Counting Bites: An Effective Way to Lose Weight

January 23, 2016

Unlocking Word Meanings

Read the following words/expressions found in today’s article. 

1. calorie / ˈkæl ə ri / (n.) – the amount of energy a body can get from food or drinks
Example: This biscuit contains less calories than the chocolate bar.

2. complexity / kəmˈplɛk sɪ ti / (n.) – the difficulty of something
Example: Many students were confused by the equation’s complexity.

3. seemingly / ˈsi mɪŋli / (adv.) – showing a certain quality or characteristic
Example: The team was able to accomplish a seemingly difficult task.

4. cut down / kʌt daʊn / (phrasal v.) – to decrease the use of something
Example: He cut down on smoking after he got sick.

5. demanding / dɪˈmæn dɪŋ / (adj.) – describing something that requires a lot of effort
Example: Working out can be physically demanding.


Read the text below.
A study suggests that counting bites might be more effective than counting calories in losing weight.

Brigham Young University associate professor Josh West and his colleagues recently conducted a study on a simple way to lose weight—bite counting. The study was published in the open-access journal Advances in Obesity, Weight Management & Control.

According to West, most people do not know calorie counting or are discouraged to try it because of its complexity. This led his team to focus on bite counting, which he believed can make reducing calorie intake a seemingly easy process.

The team was able to recruit a total of 100 eligible participants aged 18 to 65 with a body mass index (BMI) over 25. The total number of participants later decreased to 41 after some backed out before and during the study, while some were removed from the study after not having submitted the required weigh-in or bite-count data.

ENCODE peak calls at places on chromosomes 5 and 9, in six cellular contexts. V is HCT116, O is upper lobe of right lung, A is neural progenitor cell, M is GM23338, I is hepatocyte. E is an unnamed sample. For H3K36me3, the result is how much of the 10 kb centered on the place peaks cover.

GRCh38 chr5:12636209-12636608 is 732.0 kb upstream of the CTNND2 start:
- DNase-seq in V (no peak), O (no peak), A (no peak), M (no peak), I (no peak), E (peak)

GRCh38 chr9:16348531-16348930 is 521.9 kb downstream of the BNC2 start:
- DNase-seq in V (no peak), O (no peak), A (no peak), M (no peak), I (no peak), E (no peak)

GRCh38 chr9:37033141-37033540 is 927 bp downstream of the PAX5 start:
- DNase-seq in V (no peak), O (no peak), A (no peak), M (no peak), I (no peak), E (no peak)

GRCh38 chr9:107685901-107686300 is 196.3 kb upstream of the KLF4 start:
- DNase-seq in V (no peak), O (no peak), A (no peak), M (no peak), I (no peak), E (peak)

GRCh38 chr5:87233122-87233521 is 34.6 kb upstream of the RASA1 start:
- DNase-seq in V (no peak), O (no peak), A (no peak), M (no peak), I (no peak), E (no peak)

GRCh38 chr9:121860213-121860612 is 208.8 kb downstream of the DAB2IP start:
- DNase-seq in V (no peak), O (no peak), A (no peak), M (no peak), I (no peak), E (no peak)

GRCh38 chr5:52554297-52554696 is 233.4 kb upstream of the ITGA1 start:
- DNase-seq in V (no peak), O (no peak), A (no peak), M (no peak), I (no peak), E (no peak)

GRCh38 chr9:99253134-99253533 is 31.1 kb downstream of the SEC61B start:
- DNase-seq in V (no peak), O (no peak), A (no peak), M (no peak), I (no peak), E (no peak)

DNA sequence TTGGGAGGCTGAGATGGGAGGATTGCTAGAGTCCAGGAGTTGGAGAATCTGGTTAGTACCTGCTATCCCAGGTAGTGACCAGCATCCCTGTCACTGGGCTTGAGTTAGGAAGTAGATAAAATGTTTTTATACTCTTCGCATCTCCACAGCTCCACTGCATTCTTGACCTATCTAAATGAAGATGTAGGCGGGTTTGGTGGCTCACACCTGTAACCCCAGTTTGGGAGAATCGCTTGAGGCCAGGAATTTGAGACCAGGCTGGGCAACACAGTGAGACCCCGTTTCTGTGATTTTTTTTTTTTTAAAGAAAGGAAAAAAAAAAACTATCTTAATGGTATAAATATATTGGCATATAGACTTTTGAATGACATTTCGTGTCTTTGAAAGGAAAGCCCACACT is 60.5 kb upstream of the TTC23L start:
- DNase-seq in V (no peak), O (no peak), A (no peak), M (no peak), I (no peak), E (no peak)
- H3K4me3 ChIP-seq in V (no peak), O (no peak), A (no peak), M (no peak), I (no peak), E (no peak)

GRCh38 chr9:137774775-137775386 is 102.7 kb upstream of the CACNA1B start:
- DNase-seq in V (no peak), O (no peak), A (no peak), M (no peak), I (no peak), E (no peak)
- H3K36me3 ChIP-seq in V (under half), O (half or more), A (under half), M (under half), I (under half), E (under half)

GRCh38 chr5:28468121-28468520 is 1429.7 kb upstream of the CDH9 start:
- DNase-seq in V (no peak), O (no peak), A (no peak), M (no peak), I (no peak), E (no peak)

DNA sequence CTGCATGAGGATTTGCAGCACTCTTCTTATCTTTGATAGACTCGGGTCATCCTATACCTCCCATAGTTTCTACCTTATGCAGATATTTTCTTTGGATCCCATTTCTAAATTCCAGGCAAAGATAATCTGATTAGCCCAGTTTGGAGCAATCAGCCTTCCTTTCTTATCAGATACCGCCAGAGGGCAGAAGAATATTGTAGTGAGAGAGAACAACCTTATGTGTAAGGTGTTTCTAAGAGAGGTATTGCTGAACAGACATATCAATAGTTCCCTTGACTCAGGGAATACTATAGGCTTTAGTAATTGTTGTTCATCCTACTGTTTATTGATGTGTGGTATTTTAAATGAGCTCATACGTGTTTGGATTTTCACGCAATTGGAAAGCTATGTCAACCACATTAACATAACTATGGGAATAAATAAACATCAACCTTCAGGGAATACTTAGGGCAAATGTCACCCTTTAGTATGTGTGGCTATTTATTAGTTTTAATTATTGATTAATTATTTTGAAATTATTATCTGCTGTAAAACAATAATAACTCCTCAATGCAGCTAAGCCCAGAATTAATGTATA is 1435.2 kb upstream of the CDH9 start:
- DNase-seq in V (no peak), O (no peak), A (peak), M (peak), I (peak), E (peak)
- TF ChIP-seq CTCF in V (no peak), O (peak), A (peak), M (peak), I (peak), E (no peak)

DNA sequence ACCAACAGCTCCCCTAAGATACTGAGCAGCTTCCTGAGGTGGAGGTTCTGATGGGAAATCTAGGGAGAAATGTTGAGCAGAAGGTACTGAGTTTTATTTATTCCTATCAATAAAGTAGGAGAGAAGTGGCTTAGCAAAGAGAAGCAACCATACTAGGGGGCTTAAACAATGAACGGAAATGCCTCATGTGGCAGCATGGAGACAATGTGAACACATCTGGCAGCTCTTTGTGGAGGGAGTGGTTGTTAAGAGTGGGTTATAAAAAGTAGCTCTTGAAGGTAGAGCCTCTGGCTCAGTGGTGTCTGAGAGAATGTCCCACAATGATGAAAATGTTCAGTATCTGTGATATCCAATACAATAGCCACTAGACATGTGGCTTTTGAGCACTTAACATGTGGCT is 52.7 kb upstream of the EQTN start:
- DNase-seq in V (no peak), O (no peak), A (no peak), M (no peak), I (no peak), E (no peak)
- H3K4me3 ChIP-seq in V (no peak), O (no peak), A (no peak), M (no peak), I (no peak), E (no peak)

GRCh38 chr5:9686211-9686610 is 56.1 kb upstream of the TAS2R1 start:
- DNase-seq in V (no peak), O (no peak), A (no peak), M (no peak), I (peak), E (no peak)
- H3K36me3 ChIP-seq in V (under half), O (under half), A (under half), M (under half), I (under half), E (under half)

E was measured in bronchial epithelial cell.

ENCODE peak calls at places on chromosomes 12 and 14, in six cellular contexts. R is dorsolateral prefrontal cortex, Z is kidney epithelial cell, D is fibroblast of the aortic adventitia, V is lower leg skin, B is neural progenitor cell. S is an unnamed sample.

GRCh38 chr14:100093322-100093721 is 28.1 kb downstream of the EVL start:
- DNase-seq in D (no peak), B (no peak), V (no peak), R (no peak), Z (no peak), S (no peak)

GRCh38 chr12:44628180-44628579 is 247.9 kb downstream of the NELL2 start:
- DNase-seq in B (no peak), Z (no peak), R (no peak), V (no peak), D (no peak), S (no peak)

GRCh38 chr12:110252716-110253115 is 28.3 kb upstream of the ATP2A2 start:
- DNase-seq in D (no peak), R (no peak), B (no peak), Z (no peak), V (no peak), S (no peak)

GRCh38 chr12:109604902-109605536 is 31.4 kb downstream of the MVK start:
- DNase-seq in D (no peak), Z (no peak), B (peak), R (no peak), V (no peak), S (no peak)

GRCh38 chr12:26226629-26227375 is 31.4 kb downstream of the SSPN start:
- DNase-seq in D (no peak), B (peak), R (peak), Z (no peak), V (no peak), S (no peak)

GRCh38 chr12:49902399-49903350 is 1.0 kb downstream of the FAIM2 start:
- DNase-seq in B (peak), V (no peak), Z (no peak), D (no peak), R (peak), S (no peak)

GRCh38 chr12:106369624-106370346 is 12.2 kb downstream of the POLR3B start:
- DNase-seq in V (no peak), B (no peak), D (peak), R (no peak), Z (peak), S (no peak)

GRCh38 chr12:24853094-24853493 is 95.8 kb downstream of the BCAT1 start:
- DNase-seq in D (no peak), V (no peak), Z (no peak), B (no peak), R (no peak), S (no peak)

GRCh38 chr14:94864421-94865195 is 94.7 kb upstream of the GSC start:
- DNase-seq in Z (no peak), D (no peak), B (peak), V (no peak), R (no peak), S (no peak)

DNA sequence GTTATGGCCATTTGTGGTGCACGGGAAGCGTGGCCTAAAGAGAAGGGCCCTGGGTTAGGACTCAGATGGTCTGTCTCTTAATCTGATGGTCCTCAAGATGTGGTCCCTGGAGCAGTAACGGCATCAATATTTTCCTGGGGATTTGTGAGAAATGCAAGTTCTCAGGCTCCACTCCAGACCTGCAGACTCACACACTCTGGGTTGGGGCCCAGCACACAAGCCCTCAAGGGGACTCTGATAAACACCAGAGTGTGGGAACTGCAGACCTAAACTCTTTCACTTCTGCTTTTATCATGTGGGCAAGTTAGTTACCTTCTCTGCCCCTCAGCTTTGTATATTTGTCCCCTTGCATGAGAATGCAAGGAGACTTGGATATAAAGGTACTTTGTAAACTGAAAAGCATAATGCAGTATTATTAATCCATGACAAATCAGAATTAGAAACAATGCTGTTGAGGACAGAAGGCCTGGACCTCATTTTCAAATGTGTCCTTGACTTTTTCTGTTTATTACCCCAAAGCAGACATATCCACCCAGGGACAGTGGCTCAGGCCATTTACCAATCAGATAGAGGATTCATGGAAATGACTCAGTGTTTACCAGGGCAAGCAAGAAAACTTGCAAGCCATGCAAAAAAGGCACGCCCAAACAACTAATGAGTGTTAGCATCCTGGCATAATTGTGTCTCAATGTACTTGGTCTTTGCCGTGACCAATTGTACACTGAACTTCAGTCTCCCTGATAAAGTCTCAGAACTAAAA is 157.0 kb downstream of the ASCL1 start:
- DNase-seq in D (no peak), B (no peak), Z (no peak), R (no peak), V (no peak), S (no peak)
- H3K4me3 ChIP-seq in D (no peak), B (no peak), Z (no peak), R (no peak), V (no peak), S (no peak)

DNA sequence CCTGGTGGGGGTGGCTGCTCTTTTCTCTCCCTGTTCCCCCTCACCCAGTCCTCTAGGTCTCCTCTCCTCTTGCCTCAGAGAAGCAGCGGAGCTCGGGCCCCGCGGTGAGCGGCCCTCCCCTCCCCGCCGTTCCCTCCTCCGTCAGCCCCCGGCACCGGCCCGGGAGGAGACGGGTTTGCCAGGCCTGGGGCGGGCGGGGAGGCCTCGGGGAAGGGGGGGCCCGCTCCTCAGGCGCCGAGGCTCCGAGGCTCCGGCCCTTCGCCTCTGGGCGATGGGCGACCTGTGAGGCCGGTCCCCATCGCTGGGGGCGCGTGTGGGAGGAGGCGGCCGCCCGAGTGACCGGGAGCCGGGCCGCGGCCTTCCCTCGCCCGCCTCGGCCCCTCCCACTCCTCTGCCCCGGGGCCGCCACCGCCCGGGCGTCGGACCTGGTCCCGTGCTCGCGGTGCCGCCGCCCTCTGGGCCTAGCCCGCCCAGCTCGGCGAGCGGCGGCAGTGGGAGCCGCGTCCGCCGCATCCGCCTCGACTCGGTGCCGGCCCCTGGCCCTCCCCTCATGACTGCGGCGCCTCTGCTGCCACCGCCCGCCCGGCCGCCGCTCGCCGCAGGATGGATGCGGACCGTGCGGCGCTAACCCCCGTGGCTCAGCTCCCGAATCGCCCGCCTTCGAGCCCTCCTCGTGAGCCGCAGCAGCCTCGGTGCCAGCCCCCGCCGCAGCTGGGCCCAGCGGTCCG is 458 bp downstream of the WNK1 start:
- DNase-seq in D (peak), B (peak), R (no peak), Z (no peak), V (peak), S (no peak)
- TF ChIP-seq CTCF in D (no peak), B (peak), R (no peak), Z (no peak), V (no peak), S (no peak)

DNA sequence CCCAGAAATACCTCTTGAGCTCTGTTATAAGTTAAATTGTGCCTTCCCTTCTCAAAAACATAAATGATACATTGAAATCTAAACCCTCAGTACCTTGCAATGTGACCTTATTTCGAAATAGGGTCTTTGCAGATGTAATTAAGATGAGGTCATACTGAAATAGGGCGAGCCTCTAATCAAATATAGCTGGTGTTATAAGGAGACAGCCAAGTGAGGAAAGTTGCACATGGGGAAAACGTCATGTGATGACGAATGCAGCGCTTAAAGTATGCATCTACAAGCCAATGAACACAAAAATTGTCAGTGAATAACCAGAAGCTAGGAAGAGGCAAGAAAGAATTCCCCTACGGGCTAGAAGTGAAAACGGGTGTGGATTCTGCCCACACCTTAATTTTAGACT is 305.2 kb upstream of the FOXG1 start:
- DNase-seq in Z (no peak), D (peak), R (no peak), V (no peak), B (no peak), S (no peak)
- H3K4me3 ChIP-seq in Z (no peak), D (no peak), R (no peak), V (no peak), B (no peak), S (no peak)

Participants were instructed to track their bite counts whenever they ate and send the total number of bites to the researchers at the end of each day. The participants were also instructed to maintain their usual diet. After the first week, West and his team calculated the average daily bite counts for each participant. They then asked half of the subjects to cut down their daily bite counts by 20% while the other half reduced it by 30%.

Results showed that in one month, all participants lost an average of around 3.5 pounds regardless of the percentage of daily bite counts they cut down on. This could possibly be because people become more mindful of the amount of food they eat when they count bites.

According to the participants, bite counting is not difficult to do. West said that this method is best for people who find calorie counting a demanding activity.

Viewpoint Discussion

Enjoy a discussion with your tutor.  

Discussion A

·         Would you like to try bite counting? Why or why not?
·         What could be the possible downsides of this method?

Discussion B

·         Why do you think many people cannot maintain a healthy diet?
·         What are some steps that people can take to be able to stick to a healthy diet?

January 23, 2016